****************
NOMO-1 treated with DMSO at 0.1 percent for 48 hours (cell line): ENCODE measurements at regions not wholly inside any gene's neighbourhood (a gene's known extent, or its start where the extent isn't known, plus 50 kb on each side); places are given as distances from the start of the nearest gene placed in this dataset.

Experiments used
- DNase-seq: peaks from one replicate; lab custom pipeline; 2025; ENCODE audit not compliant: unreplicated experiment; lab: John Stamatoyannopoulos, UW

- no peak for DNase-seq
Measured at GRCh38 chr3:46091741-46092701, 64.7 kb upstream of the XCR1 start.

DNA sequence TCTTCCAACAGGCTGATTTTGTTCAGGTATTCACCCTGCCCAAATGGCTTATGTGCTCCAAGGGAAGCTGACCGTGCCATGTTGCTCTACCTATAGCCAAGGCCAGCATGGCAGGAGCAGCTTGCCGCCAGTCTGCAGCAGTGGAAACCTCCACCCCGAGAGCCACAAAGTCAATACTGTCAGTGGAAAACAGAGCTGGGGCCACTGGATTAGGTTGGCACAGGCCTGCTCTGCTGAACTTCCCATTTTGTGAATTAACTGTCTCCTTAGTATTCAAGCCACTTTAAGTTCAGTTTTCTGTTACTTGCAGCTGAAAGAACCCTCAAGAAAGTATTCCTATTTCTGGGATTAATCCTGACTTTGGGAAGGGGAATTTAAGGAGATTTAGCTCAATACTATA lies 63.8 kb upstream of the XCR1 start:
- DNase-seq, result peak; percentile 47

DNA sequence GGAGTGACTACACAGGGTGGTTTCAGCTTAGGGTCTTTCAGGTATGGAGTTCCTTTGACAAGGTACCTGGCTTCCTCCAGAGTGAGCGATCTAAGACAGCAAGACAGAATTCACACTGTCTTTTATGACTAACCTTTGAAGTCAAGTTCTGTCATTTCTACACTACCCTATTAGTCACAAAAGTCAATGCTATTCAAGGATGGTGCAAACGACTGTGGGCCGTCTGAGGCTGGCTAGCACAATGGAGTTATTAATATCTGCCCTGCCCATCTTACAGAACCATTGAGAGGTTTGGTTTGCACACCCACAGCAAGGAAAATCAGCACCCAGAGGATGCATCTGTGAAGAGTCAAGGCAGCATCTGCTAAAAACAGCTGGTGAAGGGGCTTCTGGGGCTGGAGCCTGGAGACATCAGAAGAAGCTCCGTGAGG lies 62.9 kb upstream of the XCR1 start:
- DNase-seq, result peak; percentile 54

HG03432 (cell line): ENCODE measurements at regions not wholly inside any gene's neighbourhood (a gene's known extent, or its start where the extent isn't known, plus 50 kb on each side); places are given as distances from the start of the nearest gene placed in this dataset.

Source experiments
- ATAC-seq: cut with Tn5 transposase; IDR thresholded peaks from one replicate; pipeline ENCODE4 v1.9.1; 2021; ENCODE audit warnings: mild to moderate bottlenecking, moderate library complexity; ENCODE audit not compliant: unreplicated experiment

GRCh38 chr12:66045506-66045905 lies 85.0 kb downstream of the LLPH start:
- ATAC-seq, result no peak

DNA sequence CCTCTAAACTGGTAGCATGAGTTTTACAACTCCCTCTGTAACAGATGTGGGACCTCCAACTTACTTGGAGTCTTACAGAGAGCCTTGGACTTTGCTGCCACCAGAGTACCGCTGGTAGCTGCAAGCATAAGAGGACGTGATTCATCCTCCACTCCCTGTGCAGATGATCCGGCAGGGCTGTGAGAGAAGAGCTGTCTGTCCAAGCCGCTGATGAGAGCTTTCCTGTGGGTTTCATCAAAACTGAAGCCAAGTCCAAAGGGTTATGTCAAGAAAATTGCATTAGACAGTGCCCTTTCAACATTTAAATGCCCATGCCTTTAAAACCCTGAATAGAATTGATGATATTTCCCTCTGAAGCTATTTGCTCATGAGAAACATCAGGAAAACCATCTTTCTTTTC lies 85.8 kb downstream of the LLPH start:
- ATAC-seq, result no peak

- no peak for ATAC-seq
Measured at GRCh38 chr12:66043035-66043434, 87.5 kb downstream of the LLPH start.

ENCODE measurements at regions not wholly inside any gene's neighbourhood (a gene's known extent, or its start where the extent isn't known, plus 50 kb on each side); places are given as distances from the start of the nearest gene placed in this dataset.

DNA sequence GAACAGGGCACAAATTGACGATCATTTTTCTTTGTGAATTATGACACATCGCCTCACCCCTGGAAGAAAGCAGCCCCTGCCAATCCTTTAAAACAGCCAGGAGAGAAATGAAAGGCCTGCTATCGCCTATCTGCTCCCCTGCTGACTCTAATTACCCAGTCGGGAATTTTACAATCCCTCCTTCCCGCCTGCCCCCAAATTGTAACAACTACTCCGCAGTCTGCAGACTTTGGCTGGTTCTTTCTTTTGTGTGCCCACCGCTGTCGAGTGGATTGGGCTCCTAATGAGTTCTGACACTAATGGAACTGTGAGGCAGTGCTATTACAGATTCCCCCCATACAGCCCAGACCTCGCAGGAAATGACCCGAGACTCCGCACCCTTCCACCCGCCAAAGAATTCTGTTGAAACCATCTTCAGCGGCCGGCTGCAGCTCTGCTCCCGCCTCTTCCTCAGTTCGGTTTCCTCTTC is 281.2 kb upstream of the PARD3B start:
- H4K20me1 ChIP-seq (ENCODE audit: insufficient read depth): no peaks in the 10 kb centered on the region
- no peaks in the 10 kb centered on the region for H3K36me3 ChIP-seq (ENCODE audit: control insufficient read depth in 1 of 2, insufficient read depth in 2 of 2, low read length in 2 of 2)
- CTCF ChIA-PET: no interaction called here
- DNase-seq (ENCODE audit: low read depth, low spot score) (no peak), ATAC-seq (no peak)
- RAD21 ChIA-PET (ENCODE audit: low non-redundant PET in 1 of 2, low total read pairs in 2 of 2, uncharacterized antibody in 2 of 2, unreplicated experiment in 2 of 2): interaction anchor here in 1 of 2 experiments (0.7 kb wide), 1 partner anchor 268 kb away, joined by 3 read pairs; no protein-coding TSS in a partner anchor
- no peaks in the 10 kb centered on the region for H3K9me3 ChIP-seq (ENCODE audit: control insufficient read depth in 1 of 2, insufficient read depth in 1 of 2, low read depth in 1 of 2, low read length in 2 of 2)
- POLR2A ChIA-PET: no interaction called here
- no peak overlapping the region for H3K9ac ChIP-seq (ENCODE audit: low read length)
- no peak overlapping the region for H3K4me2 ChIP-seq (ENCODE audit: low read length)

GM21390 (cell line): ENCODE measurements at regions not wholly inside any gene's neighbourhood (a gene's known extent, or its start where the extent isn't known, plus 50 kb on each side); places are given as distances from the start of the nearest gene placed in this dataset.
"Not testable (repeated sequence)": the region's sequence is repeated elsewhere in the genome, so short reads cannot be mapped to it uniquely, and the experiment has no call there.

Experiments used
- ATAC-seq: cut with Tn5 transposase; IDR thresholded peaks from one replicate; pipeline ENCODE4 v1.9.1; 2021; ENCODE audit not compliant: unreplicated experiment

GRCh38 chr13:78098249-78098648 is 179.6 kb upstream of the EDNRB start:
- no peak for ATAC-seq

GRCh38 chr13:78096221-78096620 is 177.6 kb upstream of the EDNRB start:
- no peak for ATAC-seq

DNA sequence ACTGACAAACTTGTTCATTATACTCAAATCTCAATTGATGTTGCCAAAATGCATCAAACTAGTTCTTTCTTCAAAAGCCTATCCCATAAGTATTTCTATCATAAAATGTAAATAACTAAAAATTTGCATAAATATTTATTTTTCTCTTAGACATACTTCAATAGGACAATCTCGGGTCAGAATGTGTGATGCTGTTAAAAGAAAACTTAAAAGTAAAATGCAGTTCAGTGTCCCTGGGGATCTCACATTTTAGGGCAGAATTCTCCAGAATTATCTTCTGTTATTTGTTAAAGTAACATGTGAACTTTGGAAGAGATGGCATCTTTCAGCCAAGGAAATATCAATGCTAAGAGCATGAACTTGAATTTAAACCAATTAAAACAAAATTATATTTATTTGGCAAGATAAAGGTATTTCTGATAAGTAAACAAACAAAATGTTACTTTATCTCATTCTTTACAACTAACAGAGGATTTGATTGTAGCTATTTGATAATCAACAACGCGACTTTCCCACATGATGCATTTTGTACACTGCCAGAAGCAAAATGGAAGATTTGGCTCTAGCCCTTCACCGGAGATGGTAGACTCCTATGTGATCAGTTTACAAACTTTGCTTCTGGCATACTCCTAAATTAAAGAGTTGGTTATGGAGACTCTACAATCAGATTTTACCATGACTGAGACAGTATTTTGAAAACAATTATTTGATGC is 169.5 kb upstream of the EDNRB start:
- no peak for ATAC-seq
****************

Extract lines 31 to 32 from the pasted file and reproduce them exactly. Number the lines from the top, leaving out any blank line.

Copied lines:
"Not testable (repeated sequence)": the region's sequence is repeated elsewhere in the genome, so short reads cannot be mapped to it uniquely, and the experiment has no call there.

Experiments used